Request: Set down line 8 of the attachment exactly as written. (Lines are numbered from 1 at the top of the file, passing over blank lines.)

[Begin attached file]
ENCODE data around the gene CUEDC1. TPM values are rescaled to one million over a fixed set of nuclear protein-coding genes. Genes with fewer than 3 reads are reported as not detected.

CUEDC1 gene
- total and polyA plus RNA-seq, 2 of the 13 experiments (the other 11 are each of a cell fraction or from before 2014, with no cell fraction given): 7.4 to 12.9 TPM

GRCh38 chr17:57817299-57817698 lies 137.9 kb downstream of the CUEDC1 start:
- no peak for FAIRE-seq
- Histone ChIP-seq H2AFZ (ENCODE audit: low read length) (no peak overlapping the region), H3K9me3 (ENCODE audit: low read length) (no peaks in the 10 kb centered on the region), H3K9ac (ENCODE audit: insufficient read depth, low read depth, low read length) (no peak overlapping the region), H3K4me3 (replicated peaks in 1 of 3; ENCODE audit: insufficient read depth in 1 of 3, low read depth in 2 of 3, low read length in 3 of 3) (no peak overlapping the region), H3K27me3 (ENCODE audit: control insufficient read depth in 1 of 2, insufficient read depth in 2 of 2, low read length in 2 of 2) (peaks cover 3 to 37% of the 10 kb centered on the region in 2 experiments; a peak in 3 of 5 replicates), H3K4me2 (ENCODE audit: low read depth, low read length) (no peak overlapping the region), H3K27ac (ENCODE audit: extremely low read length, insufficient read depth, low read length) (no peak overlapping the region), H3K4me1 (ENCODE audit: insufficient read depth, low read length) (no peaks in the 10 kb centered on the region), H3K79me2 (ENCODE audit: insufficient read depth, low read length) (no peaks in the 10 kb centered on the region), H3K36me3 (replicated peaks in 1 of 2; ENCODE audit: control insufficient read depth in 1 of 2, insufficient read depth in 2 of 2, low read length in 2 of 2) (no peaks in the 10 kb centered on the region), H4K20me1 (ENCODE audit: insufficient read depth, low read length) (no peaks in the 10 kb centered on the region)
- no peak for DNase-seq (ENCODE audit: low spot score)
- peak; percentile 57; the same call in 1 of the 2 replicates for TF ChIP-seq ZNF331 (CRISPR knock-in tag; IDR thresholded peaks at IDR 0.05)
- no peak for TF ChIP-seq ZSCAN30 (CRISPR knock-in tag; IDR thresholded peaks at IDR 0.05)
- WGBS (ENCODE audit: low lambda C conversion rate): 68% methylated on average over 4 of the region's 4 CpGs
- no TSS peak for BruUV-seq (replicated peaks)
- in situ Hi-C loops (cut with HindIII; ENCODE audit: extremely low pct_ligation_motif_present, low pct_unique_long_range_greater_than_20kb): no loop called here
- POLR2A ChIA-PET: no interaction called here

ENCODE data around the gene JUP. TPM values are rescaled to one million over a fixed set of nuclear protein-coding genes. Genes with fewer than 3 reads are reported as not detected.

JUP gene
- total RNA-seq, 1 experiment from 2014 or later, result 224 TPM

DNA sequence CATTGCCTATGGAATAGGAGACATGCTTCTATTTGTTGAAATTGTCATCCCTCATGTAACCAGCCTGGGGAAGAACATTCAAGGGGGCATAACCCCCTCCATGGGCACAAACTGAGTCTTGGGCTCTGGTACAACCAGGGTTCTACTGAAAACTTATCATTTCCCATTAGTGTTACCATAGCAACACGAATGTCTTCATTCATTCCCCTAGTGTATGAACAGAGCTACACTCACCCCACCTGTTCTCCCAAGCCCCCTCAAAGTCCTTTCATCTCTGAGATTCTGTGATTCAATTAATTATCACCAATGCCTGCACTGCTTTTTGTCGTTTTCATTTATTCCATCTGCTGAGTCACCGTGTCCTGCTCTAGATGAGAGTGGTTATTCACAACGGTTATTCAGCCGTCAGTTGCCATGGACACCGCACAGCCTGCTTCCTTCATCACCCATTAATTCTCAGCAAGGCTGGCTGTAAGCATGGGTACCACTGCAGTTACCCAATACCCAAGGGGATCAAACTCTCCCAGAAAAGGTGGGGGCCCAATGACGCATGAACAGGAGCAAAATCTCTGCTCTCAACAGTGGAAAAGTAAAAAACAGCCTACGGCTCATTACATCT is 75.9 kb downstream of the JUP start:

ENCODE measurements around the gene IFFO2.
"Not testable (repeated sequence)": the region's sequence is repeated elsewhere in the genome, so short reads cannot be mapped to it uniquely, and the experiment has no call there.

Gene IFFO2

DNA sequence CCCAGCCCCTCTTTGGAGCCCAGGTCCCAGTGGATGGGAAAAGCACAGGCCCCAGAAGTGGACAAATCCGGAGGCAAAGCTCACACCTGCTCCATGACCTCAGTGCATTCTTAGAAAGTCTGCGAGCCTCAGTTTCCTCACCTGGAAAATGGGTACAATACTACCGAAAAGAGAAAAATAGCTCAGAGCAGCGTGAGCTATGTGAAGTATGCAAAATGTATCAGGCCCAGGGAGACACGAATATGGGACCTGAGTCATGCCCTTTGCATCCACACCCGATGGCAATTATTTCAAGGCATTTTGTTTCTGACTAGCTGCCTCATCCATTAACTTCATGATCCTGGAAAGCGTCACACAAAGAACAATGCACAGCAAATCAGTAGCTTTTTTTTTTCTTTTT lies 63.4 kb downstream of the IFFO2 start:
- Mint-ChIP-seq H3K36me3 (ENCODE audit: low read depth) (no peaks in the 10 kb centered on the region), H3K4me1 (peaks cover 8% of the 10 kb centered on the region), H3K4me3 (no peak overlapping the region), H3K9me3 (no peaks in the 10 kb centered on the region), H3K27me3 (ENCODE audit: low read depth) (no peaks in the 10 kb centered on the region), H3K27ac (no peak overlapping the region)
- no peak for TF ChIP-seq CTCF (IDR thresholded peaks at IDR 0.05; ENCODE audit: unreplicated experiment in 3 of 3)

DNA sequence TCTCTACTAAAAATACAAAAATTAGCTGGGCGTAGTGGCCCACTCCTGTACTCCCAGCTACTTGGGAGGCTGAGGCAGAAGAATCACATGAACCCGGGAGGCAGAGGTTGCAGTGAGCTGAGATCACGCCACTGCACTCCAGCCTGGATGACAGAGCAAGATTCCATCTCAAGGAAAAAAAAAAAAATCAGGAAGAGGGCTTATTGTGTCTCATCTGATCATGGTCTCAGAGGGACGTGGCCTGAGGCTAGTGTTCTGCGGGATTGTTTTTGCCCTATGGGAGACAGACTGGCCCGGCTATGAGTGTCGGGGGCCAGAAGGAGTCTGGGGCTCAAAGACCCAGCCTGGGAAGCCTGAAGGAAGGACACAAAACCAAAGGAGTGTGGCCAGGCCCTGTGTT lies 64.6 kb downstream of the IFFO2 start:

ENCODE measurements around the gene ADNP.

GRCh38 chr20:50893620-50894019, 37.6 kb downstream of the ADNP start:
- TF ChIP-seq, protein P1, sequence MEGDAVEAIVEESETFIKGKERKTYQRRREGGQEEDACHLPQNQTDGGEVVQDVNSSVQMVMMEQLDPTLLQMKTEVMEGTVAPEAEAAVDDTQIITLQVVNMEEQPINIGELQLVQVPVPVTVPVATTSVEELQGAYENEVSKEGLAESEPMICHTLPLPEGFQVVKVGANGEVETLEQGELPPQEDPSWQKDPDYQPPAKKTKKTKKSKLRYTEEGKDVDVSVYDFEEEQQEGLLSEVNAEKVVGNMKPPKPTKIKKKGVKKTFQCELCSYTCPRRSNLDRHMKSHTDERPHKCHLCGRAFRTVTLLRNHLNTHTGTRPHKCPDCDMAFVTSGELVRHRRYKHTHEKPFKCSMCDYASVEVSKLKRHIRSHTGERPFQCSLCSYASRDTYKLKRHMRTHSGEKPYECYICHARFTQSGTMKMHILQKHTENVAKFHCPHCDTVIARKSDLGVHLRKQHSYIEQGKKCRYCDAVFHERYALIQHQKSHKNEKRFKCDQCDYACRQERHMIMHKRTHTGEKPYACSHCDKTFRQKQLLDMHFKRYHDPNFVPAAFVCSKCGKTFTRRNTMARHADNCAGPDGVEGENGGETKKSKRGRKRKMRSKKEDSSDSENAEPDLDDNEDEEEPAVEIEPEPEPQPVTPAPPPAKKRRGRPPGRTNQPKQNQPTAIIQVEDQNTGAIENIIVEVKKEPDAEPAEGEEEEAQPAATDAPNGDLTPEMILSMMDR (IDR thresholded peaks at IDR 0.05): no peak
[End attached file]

- peak; percentile 57; the same call in 1 of the 2 replicates for TF ChIP-seq ZNF331 (CRISPR knock-in tag; IDR thresholded peaks at IDR 0.05)